Mooncamp challenge
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Pioneers gallery 2022 – Moon Camp Challenge
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Pioneers gallery 2022

Moon Camp Pioneers Gallery 2021-2022

In Moon Camp Pioneers each team’s mission is to 3D design a complete Moon Camp using Fusion 360. They also have to explain how they will use local resources, protect astronauts from the dangerous of space and describe the living and working facilities.

Team: Here We Are Back !

Lycée Germaine Tillion  Sain Bel    France 16, 17   4 / 2   First Place – ESA Member states
External viewer for 3d project
Project description

Konstantin Tsiolkovsky wrote in 1911 “Earth is the cradle of humanity, but one cannot live in a cradle forever.” What humanity has accomplished over the past 60 years is completely unbelievable, thanks to people that dedicate their entire lives to allow the space exploration. And now, we want to leave the “cradle”, again, for something bigger : staying continuously for months on the Moon.

The main goal of our mission named “Here We Are Back !” ( HWAB-I ) is to take the most precautionary measures, according to scientists and researchers findings, to keep our astronauts safe all the time. Our base will be composed of 5 spaces including a greenhouse placed on a tiny mountain to recover a large amount of light, and will of course meet all the vital needs of astronauts. We plan this mission for a period of 8 years with a crew changing every 145 earthly days. Moreover, our mission’s ambition is based on in-situ resources use. Indeed, sending all the needed resources from Earth would be really expensive and use too many flights, without counting the take-off failure percentage.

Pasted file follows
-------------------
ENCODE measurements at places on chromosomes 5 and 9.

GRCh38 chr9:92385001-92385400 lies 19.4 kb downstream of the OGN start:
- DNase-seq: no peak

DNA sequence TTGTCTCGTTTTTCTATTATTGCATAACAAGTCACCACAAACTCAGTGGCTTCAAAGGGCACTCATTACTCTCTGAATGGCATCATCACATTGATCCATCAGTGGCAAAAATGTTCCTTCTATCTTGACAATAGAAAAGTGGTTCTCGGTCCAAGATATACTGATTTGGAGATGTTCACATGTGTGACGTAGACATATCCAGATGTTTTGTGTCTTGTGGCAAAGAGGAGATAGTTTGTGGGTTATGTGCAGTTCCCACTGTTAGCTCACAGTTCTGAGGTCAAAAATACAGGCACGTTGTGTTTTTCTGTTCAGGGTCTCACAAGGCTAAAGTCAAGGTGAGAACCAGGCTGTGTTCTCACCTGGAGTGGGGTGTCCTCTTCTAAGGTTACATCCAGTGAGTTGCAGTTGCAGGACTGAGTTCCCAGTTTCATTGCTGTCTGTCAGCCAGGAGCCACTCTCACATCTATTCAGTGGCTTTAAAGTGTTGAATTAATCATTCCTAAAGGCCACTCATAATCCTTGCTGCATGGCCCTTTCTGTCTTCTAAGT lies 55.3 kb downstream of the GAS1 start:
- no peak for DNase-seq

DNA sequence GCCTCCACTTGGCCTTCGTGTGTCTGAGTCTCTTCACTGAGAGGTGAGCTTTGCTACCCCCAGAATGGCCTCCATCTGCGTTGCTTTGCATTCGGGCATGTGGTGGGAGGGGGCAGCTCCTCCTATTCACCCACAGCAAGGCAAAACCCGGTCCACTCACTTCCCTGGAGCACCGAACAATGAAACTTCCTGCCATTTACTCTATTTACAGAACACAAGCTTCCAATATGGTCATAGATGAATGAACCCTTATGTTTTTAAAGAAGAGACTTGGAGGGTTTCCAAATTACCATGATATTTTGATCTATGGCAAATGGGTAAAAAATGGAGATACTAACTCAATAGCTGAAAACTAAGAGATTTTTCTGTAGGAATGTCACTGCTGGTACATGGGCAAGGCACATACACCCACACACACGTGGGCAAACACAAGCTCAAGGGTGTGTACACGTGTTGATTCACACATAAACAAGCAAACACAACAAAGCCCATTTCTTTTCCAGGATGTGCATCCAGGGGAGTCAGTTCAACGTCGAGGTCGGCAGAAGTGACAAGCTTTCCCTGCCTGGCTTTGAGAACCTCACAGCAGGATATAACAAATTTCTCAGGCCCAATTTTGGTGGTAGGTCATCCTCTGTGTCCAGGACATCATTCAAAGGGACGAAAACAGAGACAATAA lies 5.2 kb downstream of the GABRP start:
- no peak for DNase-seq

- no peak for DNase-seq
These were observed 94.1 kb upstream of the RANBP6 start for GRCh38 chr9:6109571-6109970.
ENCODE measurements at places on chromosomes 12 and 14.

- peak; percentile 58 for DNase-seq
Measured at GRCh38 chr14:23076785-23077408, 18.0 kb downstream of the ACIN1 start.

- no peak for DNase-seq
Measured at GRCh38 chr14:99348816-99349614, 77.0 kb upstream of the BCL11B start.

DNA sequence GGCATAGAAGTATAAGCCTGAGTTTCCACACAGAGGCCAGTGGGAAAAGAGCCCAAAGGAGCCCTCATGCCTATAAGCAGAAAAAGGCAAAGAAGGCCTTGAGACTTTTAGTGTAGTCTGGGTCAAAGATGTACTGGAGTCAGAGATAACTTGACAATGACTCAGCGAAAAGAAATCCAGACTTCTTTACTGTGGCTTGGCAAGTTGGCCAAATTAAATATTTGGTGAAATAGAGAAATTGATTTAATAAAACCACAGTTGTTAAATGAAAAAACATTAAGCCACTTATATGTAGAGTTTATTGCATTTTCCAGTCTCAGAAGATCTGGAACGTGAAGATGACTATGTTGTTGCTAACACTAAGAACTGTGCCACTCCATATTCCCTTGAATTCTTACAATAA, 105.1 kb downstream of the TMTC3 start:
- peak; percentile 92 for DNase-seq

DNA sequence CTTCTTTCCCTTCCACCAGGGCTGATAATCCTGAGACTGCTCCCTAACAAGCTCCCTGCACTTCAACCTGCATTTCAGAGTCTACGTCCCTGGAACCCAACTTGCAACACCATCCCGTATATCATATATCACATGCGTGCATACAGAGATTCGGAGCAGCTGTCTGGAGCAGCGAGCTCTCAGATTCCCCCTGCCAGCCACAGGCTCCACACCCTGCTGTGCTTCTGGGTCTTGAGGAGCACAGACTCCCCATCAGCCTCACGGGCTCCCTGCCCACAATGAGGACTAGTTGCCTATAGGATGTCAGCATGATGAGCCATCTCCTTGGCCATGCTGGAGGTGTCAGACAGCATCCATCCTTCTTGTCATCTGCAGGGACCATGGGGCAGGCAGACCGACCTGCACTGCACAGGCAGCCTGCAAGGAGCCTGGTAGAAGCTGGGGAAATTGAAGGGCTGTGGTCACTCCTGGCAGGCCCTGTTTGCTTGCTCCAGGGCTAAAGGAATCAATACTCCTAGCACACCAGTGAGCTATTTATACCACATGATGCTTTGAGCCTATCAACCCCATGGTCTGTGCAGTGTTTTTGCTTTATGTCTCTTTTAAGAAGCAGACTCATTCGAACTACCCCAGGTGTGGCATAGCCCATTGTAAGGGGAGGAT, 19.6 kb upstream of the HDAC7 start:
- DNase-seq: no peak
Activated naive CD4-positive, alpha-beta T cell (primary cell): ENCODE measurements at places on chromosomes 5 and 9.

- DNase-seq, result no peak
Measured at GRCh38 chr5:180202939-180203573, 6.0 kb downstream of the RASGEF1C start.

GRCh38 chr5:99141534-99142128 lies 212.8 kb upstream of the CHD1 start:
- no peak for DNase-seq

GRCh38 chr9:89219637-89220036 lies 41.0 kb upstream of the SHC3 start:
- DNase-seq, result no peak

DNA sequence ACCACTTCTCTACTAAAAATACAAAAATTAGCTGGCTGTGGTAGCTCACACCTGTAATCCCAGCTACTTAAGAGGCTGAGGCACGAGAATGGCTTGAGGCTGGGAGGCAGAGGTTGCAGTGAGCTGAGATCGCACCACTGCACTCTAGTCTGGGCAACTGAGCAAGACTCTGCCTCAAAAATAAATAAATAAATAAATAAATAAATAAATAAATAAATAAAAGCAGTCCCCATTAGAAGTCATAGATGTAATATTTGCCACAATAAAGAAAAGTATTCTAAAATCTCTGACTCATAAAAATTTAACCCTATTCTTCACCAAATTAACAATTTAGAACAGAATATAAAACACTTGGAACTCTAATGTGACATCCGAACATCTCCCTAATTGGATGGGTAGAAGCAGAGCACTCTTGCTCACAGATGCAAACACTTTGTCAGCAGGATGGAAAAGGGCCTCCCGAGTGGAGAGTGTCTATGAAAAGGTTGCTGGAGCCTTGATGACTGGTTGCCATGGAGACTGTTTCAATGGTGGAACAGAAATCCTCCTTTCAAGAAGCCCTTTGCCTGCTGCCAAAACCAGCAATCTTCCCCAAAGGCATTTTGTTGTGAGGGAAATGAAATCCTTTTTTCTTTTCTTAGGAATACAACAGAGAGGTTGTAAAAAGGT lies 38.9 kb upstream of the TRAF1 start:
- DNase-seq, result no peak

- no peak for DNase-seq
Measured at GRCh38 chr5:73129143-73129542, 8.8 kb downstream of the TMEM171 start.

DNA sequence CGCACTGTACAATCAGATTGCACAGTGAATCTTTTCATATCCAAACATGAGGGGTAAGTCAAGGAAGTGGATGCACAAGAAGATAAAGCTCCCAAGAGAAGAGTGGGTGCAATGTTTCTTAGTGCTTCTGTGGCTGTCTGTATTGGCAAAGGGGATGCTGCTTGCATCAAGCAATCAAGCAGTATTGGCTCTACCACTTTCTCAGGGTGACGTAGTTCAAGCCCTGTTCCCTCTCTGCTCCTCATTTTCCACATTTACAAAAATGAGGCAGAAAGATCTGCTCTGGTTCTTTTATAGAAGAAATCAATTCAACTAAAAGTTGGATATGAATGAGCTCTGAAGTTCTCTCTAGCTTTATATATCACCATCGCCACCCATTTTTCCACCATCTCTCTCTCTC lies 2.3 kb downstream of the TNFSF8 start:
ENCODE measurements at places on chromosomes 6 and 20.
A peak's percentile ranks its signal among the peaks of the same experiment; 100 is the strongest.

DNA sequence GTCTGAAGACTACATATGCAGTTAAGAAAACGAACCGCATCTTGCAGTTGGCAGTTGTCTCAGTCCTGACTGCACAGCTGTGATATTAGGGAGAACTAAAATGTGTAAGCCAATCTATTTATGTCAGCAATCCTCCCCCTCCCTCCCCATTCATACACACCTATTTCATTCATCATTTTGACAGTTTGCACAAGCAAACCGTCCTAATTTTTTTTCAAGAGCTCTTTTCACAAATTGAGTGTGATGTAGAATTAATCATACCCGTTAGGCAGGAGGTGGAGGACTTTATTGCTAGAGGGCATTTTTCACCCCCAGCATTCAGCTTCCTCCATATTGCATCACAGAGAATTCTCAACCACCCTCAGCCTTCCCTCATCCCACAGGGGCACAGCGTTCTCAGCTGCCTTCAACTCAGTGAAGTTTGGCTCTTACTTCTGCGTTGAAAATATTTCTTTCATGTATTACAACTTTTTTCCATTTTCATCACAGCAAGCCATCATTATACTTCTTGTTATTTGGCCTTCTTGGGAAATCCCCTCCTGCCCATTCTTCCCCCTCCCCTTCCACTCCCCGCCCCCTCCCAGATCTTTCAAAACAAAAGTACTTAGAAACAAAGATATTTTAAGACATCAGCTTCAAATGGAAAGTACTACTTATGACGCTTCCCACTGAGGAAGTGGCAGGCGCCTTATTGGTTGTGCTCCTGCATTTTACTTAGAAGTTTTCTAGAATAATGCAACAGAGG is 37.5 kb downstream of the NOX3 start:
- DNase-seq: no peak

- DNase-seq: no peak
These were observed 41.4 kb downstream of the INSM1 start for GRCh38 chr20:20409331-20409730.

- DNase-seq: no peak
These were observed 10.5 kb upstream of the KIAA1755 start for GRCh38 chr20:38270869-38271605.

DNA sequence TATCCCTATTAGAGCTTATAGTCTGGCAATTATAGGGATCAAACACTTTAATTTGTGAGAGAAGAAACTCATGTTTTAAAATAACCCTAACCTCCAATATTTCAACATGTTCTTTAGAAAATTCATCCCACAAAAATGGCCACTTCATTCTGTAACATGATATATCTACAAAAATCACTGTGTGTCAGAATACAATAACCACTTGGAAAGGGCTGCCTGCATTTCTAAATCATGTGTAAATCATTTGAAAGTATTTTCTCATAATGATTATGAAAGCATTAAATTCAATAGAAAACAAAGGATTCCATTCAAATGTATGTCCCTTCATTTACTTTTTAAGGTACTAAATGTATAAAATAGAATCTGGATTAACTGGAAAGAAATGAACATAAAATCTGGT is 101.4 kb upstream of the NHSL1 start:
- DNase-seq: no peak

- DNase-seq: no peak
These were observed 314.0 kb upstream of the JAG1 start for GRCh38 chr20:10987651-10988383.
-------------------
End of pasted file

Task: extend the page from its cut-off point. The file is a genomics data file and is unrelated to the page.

Besides that, we will make full use of spectacular technological advances, for example by sending astronauts with Ariane 6 aboard the Orion module, by using the Lunar Gateway ( LOP-G ) as playing a huge role in missions, and by sending plenty of rovers plus ultra-sophisticated air-supported structures.

2.1 Where do you want to build your Moon Camp?

We decided to place our base at the lunar South Pole beside a tiny mountain nearby Shackleton Crater for many reasons :

To take advantage of the sunlight present about 90% per lunation. Indeed, we will be able to convert enough solar energy into electricity to supply the whole base and the rovers. By placing our greenhouse on the mountain, we will recover energy even longer.

Temperature fluctuations are correct, and the surface allows us to find a few Permanently Shadowed Regions ( PSRs ) nearby.

In 2009, when the probe LCROSS crashed on the PSR of Cabeus Crater, not far away from our base location, an interesting quantity of water molecules was detected in the ejected dust. The lunar regolith also contains a high amount of oxygen. So, the South Pole is for us the best location to exploit vital resources, both in craters and on the surface.

2.2 How do you plan to build your Moon Camp? Describe the techniques, materials and your design choices.
  • First phase “αlpha” :